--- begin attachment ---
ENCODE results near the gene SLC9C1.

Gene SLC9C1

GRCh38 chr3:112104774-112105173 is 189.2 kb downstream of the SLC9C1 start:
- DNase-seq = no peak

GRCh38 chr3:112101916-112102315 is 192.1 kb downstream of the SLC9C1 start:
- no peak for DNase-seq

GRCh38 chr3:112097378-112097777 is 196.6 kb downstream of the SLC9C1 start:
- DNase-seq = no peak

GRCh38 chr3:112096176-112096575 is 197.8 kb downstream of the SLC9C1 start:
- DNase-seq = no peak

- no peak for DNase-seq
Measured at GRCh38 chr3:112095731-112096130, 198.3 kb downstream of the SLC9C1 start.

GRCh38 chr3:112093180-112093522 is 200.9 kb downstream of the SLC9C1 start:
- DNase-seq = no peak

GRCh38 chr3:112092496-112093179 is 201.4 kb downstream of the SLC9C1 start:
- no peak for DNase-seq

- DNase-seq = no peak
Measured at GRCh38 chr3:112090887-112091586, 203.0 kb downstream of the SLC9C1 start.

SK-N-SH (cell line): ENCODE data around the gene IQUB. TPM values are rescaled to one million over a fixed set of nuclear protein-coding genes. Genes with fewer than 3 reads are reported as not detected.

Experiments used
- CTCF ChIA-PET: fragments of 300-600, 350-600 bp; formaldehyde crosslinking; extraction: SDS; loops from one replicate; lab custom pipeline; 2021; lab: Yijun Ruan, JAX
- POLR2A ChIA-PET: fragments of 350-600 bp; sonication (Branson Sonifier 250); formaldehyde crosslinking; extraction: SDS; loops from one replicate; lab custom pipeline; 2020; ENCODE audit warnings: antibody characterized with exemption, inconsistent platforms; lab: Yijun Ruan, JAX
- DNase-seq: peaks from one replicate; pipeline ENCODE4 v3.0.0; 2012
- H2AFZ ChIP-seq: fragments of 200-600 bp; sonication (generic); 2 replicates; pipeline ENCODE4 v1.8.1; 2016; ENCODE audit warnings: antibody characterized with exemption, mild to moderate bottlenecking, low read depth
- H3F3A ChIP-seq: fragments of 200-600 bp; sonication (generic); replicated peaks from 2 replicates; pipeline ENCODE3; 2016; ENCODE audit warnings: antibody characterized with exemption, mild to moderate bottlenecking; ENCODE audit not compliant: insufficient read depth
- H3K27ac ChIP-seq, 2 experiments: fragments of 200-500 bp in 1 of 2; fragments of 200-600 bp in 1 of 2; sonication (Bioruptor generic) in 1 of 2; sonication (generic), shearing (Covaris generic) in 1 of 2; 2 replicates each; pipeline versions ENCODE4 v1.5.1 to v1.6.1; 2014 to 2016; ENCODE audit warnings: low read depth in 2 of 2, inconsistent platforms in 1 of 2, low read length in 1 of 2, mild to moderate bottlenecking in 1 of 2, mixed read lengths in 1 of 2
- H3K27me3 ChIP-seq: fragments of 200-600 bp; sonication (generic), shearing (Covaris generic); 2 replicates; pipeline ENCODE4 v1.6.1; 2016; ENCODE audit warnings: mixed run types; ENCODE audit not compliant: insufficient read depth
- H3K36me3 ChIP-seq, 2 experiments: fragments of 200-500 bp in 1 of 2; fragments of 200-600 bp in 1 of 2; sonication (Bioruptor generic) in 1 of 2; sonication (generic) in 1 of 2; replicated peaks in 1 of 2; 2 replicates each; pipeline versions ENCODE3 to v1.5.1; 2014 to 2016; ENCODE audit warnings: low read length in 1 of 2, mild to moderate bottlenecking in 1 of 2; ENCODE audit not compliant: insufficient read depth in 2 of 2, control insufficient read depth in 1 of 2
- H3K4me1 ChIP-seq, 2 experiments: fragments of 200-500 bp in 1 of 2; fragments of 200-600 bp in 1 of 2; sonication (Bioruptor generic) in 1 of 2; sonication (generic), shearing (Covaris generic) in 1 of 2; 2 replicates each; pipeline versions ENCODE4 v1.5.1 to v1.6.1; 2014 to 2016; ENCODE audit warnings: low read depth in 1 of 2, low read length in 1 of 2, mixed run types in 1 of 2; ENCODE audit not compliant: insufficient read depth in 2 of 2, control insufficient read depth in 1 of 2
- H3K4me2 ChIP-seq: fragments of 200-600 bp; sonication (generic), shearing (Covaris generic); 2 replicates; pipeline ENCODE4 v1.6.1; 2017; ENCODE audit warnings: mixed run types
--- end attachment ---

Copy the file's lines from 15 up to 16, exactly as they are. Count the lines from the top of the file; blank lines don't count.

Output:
GRCh38 chr3:112092496-112093179 is 201.4 kb downstream of the SLC9C1 start:
- no peak for DNase-seq